LFW – Carlota Barrera, Bianca Saunders, Preen + Miles George Daniel Studio


Carlota Barrera


Carlota Barrera is a graduate of London College of Fashion with an MA (2018) in menswear design. She’s from Spain but now based in London. She’s inspired by complex shapes and movements of the male body. An agender aesthetic where craftsmanship, tradition and sustainability are the unifying threads of each and every one of the designs, Barrera is one of our favorite “discoveries” this season.

“As a queer woman, I built the brand to present a modern vision of core garments through a very personal female gaze, inspired by Spanish heritage, queer history and evolving gender identities.”

— Carlota Barrera

She is known for her tailoring work and her ability to transform the stiffness of traditional tailoring into something more fluid and contemporary with hidden details to be enjoyed by the wearer. This collection included several covetable suits that are black and white with a pop of blue and orange. These contemporary looks are timeless and elegant. A few stand-out pieces would include the white tailered vest and pantsuit and the white blouse and black vest.



biancaSaunders.jpgBianca Saunders


Bianca Saunders presented Superimposed, a collection for Autumn/Winter 2021 that looks at positive and negative spaces, always pushing forwards the signature cuts and silhouettes of the brand. It is a collection that broadens the Bianca Saunders wardrobe, finding creativity and sexiness in both the surreal and real world. Blood of the Poet by Jean Cocteau provided inspiration for the film, with its sense of a man in isolation, as if moving photography. The collection film is directed by Daniel Sannwald.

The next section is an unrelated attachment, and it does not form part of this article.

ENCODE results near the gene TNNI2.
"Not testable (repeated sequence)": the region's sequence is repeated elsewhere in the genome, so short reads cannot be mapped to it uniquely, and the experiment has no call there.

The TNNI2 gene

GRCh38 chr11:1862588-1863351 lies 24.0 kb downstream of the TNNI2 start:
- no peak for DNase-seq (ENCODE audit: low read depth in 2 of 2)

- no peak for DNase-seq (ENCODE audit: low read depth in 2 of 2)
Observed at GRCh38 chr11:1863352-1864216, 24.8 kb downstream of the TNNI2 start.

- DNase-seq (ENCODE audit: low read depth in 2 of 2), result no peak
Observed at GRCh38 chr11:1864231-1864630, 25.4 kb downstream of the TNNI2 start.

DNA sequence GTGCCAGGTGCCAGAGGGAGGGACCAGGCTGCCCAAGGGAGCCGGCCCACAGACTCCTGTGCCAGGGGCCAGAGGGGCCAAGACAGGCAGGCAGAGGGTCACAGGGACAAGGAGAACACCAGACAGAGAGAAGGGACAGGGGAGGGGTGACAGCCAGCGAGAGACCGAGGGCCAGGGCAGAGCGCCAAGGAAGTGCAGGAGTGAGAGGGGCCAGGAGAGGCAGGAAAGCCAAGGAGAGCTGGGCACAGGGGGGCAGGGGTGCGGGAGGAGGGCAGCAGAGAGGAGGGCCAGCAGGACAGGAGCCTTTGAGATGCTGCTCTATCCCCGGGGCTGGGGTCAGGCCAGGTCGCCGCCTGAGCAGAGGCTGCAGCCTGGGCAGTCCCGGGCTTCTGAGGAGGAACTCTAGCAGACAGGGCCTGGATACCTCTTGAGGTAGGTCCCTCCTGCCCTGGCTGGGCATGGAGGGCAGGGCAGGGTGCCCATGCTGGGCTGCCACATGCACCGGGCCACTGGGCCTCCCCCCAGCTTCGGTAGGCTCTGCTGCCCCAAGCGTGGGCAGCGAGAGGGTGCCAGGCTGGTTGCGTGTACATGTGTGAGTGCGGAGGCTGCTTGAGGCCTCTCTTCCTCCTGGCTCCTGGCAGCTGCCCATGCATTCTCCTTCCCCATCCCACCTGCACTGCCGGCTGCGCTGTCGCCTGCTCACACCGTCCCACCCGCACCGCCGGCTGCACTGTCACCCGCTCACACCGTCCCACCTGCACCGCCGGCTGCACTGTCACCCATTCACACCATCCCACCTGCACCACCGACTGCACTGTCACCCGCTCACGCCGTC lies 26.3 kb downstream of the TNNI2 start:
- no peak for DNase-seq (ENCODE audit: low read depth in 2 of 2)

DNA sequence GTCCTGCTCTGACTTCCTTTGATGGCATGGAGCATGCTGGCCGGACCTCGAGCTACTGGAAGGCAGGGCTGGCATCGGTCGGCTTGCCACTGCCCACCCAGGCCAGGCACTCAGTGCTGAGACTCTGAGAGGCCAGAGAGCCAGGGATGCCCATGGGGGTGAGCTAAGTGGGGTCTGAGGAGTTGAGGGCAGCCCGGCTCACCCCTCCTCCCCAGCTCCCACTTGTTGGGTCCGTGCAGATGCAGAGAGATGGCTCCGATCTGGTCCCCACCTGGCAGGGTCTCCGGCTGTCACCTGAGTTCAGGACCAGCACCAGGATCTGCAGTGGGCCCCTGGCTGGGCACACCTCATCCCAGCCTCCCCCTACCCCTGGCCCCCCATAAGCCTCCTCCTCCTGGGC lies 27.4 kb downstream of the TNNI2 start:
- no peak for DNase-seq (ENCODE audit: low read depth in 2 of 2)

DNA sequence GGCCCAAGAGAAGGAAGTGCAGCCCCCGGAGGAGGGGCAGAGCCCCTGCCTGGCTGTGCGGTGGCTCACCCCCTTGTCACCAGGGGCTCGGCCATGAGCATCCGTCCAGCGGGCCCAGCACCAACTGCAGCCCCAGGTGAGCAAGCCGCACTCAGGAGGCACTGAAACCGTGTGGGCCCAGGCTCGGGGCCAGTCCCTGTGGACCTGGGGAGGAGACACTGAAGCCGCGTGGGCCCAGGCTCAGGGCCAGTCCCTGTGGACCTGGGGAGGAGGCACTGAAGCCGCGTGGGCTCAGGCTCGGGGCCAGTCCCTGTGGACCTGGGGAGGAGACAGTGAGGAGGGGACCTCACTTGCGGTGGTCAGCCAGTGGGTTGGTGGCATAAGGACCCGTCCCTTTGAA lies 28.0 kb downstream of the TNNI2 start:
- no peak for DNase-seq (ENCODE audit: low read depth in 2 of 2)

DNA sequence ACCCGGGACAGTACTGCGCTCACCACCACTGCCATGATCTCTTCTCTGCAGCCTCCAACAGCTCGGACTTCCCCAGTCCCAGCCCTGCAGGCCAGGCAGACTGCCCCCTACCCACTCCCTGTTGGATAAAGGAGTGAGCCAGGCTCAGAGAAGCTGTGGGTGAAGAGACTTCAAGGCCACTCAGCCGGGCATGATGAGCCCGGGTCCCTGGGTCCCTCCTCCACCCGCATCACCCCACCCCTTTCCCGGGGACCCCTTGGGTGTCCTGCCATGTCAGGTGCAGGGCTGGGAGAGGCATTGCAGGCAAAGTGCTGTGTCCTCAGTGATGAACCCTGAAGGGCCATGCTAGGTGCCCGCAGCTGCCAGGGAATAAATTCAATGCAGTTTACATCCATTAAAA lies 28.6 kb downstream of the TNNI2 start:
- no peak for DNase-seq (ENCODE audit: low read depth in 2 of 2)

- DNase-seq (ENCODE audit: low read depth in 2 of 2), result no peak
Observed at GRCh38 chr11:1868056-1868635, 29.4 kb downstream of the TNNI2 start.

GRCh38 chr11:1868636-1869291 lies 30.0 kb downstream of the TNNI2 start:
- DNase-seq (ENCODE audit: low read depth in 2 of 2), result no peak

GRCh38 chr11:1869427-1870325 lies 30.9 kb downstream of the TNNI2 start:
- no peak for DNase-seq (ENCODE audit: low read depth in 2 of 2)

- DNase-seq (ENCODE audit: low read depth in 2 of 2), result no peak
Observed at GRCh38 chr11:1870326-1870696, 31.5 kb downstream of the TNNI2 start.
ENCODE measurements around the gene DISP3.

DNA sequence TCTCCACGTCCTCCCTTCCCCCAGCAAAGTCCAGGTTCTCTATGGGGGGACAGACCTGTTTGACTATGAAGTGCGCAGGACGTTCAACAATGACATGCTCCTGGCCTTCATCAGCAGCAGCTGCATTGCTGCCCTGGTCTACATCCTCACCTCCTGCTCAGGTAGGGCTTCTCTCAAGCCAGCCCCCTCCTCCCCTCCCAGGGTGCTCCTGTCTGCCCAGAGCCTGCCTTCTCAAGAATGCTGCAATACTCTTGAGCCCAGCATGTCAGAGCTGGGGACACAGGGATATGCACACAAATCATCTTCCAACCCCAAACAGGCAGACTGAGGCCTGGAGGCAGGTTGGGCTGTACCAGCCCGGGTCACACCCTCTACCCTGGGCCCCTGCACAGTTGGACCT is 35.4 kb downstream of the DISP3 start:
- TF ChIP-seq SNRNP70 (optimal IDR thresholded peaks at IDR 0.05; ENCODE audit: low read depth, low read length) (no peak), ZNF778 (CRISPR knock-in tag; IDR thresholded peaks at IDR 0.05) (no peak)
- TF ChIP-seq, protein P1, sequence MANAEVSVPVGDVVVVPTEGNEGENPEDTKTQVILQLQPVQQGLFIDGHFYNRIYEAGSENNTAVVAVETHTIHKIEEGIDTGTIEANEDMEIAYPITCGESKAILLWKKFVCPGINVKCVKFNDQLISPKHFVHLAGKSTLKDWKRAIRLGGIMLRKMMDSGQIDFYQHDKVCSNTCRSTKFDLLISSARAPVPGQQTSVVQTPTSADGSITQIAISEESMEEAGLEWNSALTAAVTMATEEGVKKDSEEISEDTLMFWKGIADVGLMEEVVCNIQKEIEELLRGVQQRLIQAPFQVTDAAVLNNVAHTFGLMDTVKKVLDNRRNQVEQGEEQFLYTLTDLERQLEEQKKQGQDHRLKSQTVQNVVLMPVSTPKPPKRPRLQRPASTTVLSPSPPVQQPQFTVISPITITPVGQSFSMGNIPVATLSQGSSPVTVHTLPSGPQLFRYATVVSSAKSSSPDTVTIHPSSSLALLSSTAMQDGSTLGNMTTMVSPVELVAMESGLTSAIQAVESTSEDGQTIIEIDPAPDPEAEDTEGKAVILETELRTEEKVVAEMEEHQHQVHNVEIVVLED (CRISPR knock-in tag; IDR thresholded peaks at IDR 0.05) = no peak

Preen By Thornton Bregazzi


Preen’s inspiration was Grey Gardens and this makes sense in the time of a pandemic. We’ve all become recluses whether we like it or not so why not take cues from the Edie’s? Their collection was small – only 11 looks – and it struck me that there was a lot of coverage. Literally– long skirts, long sleeves and high necklines. But they all had a soft femininity about them through their cuts and use of floral prints. It felt protective but in a subtle inviting way.

It should also be noted that while most of our coverage is of newer designers –some just fresh out of fashion school- Preen’s Justin Thornton and Thea Bregazzi have been showing since 2000. There’s something to be said about longevity in fashion.

And while they haven’t always been conscious of sustainability –because, who was in 2000?– a sustainable approach is definitely something that they’ve been incorporating lately. They explained to Vogue’s Sarah Mower that when they tried to do upcycled collections in the past, store buyers resisted. Now, with the pandemic that seems to be shifting.

“The market is smaller. It’s about doing small runs—so the fact that these things are limited edition is becoming much less of an issue to retailers. I’m glad we started working that way—it’s important to what we believe in—and now things are changing.” they told Vogue.



Miles George Daniel Studio


While others are just now getting on the “sustainability bandwagon” to use a rather cringe-worthy but accurate expression, Miles George Daniel began with sustainability and to a radical degree. A recent graduate of Middlesex University Daniel used only donated or deconstruct clothing for his collection. His process is to take the fabrics and drape and safety pin them before hand sewing them into place. The result is a sort of wearable art –and art forms like sculpture as well as music inform his work as well.

“The fashion industry is arguably one of the most pollutive in the world. As an emerging designer, I feel a responsibility to play a part in shifting the wasteful and environmentally damaging nature of the industry that I am a part of, to have a role in creating a universally adopted, sustainable way of making, to hopefully, one day, incite a much-needed change.” he told The FACE magazine recently.

We’re intrigued and will keep our eye on what he does next.